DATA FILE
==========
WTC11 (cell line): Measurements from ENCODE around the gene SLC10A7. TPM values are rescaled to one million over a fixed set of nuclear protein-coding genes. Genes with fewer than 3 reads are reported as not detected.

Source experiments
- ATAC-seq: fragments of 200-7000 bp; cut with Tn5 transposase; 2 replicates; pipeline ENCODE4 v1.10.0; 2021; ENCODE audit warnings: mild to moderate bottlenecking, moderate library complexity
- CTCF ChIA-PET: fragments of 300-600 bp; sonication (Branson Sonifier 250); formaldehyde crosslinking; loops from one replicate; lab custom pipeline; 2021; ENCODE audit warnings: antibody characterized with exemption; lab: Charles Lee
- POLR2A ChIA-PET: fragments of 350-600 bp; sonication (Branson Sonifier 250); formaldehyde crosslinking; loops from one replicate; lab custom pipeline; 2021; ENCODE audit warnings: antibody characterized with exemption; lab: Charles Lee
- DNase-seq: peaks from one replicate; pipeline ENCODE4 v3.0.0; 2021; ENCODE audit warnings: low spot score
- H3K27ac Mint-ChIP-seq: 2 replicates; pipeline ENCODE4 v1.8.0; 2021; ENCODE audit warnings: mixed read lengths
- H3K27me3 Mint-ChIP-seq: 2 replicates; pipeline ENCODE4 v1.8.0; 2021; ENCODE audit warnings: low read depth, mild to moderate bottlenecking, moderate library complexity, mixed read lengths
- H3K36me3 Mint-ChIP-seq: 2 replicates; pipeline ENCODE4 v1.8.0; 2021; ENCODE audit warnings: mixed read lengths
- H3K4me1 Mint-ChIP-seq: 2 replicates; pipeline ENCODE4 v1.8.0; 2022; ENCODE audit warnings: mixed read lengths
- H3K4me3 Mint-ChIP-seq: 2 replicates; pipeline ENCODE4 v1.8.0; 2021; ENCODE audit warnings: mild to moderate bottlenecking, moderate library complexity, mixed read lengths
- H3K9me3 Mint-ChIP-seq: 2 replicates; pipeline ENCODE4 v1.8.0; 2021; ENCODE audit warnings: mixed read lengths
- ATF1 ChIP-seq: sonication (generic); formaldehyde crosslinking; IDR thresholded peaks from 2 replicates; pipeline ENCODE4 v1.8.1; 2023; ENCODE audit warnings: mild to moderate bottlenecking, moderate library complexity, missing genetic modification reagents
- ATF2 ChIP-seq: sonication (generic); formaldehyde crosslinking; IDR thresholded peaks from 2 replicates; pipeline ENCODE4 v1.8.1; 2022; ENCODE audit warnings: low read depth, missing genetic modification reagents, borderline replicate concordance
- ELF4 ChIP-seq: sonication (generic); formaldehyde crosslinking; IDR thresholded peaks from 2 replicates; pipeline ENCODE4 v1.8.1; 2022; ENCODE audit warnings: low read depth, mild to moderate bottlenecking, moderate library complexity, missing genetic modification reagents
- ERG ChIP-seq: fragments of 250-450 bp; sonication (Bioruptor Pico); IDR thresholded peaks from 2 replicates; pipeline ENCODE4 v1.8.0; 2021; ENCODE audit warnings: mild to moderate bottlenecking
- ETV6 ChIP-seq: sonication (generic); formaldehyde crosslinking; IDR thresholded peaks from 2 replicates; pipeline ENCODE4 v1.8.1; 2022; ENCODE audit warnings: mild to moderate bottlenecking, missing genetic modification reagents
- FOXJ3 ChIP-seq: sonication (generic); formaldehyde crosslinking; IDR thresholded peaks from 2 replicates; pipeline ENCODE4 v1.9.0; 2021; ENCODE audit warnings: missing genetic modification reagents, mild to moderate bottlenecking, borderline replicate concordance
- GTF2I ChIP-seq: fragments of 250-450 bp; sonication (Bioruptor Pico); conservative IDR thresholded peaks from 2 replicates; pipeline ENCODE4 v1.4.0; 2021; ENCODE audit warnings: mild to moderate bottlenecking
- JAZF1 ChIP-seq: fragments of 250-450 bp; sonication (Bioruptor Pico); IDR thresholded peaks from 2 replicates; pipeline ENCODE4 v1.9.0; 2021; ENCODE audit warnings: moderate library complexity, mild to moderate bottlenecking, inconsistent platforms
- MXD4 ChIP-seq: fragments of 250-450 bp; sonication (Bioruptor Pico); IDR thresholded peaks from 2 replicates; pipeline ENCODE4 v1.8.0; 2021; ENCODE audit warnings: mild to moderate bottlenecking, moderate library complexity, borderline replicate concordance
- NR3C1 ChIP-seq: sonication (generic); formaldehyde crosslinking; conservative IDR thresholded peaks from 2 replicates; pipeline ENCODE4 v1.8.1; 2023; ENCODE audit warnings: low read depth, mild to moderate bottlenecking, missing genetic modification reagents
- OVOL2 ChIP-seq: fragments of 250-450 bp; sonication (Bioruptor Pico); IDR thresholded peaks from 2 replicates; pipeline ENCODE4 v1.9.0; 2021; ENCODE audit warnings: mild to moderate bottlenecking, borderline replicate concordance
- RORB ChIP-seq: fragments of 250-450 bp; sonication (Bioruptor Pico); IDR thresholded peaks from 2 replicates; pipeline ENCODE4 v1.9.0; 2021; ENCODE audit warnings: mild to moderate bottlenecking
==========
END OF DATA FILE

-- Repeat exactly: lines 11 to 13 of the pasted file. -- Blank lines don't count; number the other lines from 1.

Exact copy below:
- H3K4me3 Mint-ChIP-seq: 2 replicates; pipeline ENCODE4 v1.8.0; 2021; ENCODE audit warnings: mild to moderate bottlenecking, moderate library complexity, mixed read lengths
- H3K9me3 Mint-ChIP-seq: 2 replicates; pipeline ENCODE4 v1.8.0; 2021; ENCODE audit warnings: mixed read lengths
- ATF1 ChIP-seq: sonication (generic); formaldehyde crosslinking; IDR thresholded peaks from 2 replicates; pipeline ENCODE4 v1.8.1; 2023; ENCODE audit warnings: mild to moderate bottlenecking, moderate library complexity, missing genetic modification reagents